(AA) – Louis Armstrong, Dizzy Gillespie, Led Zeppelin, the Grammy Awards and Atlantic Records – these unlikely bedfellows are tied together by one thing: the story of jazz music in Turkey.
Today is International Jazz Day and The Anadolu Agency spoke to veteran musicians, artists and performers to trace Turkey’s 95-year jazz adventure.
The history of jazz in Turkey dates back to the 1920s when adventurous youths went to America and Europe to study.
“They brought some jazz albums here and interest in jazz in Turkey started like that,” says 75-year-old Ankara jazzman and conductor Durul Gence.
The legendary musician, who taught jazz history at Ankara-based Middle East Technical University and Hacettepe University for around 20 years, is just one part of the tale.
Turkish jazz remained a niche interest until American performers like Dizzy Gillespie, Louis Armstrong and Dave Brubeck popularized the genre when they came here to give concerts in the 1950s.
During this era, Turkey’s first female jazz singer, Sevinc Tevs, was performing on TRT Istanbul Radio. Other female jazz performers like Ayten Alpman and Ruchan Camay followed suit.
In 1978, Tuna Otenel (pianist and saxophonist) along with Erol Pekcan (drummer) and Kudret Oztoprak (bass guitarist) released Turkey’s first jazz LP: “Caz Semai.”
Many Turkish jazz artists found wider fame by collaborating with English-language performers.
As a producer and arranger Arif Mardin, who died in 2006, was an important name in jazz development. He collaborated with non-jazz acts like Queen, The Bee Gees, Phil Collins and Norah Jones, going on to win 11 Grammy Awards.
Istanbul-born Ahmet Ertegun – best known as the 1947 co-founder of Atlantic Records – together with his brother Nesuhi, hosted a series of jazz concerts in Washington D.C.
In 2007, rock band Led Zeppelin held a concert in tribute to Ahmet Ertegun in London.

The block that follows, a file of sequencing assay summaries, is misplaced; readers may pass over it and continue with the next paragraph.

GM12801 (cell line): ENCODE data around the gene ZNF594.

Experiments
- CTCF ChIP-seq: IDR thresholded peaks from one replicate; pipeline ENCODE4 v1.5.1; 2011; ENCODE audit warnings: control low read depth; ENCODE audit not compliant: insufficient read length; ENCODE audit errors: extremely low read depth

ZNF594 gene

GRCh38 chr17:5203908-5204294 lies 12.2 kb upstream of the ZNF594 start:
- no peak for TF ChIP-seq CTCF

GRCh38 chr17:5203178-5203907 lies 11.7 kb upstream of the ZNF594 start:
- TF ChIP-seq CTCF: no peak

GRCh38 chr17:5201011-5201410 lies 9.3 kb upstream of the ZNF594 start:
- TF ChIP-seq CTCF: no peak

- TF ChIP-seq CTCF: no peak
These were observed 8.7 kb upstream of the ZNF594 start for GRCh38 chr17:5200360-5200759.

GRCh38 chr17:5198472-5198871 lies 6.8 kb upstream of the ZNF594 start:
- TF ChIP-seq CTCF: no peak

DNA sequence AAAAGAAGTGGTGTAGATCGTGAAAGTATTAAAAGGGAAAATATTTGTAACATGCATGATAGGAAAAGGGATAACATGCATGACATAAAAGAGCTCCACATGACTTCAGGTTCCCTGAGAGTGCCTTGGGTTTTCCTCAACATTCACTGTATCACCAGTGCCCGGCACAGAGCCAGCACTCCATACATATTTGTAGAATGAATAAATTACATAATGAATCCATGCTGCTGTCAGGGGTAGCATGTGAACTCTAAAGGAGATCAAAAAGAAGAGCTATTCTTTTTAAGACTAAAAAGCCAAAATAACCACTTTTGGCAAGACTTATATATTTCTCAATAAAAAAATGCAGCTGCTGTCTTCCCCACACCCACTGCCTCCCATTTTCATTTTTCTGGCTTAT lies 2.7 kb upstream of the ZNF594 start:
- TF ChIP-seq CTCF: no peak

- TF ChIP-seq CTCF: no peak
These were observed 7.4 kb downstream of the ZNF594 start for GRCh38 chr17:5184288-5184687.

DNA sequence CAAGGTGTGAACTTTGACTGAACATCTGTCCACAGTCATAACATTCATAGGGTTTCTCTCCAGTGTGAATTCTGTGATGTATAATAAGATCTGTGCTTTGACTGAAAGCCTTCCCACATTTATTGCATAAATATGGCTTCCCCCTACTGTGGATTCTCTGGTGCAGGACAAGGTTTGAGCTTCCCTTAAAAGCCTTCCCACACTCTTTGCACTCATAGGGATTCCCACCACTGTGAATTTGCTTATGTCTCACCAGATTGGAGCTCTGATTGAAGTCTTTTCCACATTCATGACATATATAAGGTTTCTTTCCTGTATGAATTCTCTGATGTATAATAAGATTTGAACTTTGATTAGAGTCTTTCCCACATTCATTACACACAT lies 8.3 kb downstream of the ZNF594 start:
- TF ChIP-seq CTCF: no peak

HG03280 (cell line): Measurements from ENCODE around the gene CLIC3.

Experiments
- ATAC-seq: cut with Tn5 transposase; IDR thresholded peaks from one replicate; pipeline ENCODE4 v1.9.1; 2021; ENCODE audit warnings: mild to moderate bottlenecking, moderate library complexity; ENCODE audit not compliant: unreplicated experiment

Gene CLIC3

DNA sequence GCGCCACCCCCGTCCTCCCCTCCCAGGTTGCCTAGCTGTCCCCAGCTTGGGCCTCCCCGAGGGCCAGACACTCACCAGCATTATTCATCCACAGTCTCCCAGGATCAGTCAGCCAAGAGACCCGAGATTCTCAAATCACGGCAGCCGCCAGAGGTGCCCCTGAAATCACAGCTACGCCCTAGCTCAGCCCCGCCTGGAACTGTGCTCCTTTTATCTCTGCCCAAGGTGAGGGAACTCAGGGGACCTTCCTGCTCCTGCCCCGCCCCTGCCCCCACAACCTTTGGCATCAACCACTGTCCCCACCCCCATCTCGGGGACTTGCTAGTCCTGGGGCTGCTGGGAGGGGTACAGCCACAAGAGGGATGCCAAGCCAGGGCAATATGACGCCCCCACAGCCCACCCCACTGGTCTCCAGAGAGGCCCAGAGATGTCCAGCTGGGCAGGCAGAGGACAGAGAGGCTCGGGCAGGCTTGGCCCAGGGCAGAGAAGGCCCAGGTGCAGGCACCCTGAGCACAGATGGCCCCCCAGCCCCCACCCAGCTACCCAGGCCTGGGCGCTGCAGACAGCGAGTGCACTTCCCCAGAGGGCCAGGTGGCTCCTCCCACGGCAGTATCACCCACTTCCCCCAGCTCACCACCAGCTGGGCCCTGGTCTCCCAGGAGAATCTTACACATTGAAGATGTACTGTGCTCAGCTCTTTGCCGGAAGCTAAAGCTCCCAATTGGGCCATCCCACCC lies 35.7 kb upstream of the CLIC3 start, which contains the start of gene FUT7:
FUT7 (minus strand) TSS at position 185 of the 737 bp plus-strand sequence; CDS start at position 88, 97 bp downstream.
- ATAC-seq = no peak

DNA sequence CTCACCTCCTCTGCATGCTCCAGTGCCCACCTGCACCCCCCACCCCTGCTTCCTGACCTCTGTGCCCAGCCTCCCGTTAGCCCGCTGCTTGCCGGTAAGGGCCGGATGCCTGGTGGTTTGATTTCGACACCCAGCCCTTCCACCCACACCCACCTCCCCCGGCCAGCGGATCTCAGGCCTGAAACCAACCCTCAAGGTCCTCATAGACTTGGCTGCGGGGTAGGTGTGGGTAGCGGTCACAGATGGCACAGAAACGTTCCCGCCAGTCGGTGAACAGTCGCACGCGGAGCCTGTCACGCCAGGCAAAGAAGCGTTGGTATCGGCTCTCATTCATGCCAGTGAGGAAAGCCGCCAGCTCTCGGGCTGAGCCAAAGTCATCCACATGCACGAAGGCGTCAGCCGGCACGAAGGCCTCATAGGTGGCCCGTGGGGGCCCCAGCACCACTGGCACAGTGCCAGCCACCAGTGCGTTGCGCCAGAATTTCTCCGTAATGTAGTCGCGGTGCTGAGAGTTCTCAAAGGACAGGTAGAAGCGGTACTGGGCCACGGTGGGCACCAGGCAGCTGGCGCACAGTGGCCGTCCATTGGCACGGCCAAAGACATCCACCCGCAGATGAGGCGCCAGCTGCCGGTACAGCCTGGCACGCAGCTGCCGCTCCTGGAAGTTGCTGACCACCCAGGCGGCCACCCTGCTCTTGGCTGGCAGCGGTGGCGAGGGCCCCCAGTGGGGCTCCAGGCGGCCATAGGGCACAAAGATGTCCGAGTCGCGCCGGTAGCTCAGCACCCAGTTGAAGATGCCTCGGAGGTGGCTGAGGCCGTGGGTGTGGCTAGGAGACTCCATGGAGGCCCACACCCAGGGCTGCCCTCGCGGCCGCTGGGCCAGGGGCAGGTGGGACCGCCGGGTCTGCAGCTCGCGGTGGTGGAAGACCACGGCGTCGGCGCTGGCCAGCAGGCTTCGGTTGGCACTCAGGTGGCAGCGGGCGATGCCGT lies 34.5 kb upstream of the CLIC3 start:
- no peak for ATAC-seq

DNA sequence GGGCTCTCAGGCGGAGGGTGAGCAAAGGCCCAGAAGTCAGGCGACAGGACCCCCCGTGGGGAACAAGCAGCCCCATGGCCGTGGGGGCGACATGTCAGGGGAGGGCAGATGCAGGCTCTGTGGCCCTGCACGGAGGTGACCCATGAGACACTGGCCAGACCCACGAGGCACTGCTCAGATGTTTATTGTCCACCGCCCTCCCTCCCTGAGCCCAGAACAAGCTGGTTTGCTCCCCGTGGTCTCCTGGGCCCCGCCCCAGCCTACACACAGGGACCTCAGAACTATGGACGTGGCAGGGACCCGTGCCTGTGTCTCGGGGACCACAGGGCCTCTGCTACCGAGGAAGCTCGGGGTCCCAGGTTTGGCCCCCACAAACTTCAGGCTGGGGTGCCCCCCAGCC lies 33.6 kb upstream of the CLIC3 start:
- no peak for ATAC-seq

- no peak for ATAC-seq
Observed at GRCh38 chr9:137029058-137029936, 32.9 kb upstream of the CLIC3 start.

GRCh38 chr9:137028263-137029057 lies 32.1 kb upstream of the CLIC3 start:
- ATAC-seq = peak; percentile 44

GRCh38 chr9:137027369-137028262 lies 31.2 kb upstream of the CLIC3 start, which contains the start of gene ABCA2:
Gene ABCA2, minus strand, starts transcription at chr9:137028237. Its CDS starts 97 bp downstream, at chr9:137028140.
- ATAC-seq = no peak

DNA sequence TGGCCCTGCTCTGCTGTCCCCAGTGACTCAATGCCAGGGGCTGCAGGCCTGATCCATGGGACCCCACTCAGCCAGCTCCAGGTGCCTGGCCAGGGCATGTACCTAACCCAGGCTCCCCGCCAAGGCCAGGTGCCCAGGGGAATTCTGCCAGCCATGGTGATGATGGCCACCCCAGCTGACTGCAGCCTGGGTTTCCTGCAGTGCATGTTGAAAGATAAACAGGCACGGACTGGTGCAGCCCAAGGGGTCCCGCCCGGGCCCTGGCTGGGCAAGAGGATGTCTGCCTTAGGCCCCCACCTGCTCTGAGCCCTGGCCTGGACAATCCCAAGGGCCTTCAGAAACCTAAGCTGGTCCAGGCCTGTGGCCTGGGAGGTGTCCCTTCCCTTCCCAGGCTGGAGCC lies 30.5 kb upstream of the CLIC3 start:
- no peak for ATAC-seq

Ozdemir Erdogan (singer and composer), Onder Focan (guitarist), Okay Temiz, (jazz percussionist and drummer) and Muvaffak ‘Maffy’ Falay (trumpeter) are just some of the other important jazz performers from Turkey.
“Thanks to these people, jazz music spread and many jazz musicians started giving concerts in Turkey at the start of 1990s,” says Pelin Opcin, director of the long-running Istanbul Jazz Festival.
Jazz festivals in Istanbul, Ankara and Izmir, plus courses in universities like Ankara-based Hacettepe and Bilkent, also raised awareness.
Istanbul Jazz Festival has been held every year since 1994. It will take place in the city from July 1 to 20.
Ankara Jazz Festival will be held for the 18th time this year, starting May 9.
Over 200 jazz albums have been released in Turkey so far, according to Ozlem Oktay Varoglu, director of the Jazz Society, which was established in 1995 in Ankara.
Although most songs are in English, over the last five years the numbers of Turkish-language jazz songs have increased, Varoglu says.
Even so, the numbers of jazz lovers are fewer, compared to other music genres.
“Jazz is not known by every young person but their interest is increasing with every passing day. We have started seeing youths much more in festivals and clubs nowadays,” says 35-year-old jazz singer Elif Caglar.
Bass player Ozan Musluoglu, 38, who presents “Jazz Hour” on Turkish national radio, agrees.
“I think giving a place to jazz in concerts and festivals and the increasing numbers of departments at universities about this music contributes to the development of jazz,” says Musluoglu.
The proportion of jazz lovers in Turkey is around 15 percent of the country’s population, claims veteran composer Gence – meaning fans of the genre run into the millions.
Musicians are hopeful about jazz music’s future in the country.
“In my opinion, people’s interest is already high. Tickets sell out very quickly,” says Aydin Kahya, another Turkish jazz singer, adding:
“I think it has a promising future here.”